A: Definitely through knowledge-sharing and consent. We do not impose anything; we don't even impose ourselves. We always wait for the communities to contact us first and identify the needs in their community. We are very transparent in the process and always make sure they understand our mission and the steps we will take, as well as ensure that they understand the treatment their animals are receiving. And more importantly, we try to leave something very important behind, knowledge! We don't simply show up and administer vaccines and spay/neuter the animals, (although many would say it is already a lot of work, and I agree), but we ensure that anyone who wants to learn about animal health can do so to build community capacity. We make them part of the process and VWB/VSF has many initiatives like scholarships and bursaries to try to encourage residents of these communities to apply to programs related to animal health like veterinary school, tech school etc...
There is this saying that although cliché, is so true! " Give a man a fish and you feed him for a day; teach a man to fish and you feed him for a lifetime." Because, at the end of the day, there is no one who understands what the needs of a community are better than its own residents. I firmly believe that all they need, (in the context of animal health care) is the animal health and veterinary knowledge and the rest will follow.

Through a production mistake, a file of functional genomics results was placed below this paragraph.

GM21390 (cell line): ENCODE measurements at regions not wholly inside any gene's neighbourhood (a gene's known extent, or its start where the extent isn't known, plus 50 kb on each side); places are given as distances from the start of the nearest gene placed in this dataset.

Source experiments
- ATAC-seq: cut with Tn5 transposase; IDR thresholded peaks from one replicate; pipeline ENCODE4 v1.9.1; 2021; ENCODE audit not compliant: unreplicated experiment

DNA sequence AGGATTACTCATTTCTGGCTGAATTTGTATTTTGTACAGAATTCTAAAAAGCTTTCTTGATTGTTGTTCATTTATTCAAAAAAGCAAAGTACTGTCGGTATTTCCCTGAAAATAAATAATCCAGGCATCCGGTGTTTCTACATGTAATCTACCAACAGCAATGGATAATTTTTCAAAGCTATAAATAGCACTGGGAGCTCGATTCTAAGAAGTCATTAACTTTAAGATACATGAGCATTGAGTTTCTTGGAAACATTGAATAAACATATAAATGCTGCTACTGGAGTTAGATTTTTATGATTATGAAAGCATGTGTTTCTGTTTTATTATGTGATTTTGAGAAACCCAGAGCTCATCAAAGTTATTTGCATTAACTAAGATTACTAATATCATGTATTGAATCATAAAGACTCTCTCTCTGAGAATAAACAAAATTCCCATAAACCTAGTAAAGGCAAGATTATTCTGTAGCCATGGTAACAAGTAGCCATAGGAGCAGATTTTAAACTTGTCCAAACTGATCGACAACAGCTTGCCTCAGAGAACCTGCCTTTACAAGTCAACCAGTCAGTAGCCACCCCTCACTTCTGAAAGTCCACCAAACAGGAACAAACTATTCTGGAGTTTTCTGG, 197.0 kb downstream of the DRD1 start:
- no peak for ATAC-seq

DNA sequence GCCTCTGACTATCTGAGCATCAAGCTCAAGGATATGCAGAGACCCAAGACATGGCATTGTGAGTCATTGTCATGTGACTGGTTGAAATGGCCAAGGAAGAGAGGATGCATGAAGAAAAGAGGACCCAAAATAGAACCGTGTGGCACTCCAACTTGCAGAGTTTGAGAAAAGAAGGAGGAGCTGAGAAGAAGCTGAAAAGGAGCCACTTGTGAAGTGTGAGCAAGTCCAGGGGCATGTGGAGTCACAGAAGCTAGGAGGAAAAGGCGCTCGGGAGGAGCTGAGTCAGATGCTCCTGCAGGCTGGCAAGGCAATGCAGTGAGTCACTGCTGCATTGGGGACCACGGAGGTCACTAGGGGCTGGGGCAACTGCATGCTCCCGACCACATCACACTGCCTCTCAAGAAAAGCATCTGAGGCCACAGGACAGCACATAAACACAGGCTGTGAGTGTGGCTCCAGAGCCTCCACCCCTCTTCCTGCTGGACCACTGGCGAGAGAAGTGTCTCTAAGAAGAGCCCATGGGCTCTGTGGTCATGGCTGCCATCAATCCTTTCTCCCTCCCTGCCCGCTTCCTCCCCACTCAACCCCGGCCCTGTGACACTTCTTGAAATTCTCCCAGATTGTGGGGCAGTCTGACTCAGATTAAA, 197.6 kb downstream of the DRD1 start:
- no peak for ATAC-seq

Q: What do you see as the most pressing animal health issues in these regions, and what initiatives or strategies are you involved in to address them?
A: I think it is a question with different answers. Many of these communities face similar challenges, yes, but I think the most pressing animal health issue will change depending on which communities we talk about. Some have an overpopulation problem, some have issues that are more directly related to public health, more specifically regarding rabies, and there is a whole list. But no matter what the main issue is, I believe education and knowledge sharing are primordial steps.
Q: Do you have a memorable experience from your time as a RVT (anywhere in Canada)?
A: Too many for me to list them all but I will go for one where I worked as a consultant RVT for Humane Society International and the Montreal SPCA during a mission where we were the caregivers at a roadside zoo while the owner was being prosecuted for cruelty and negligence. A memorable experience working with wonderful people during the few months we were there.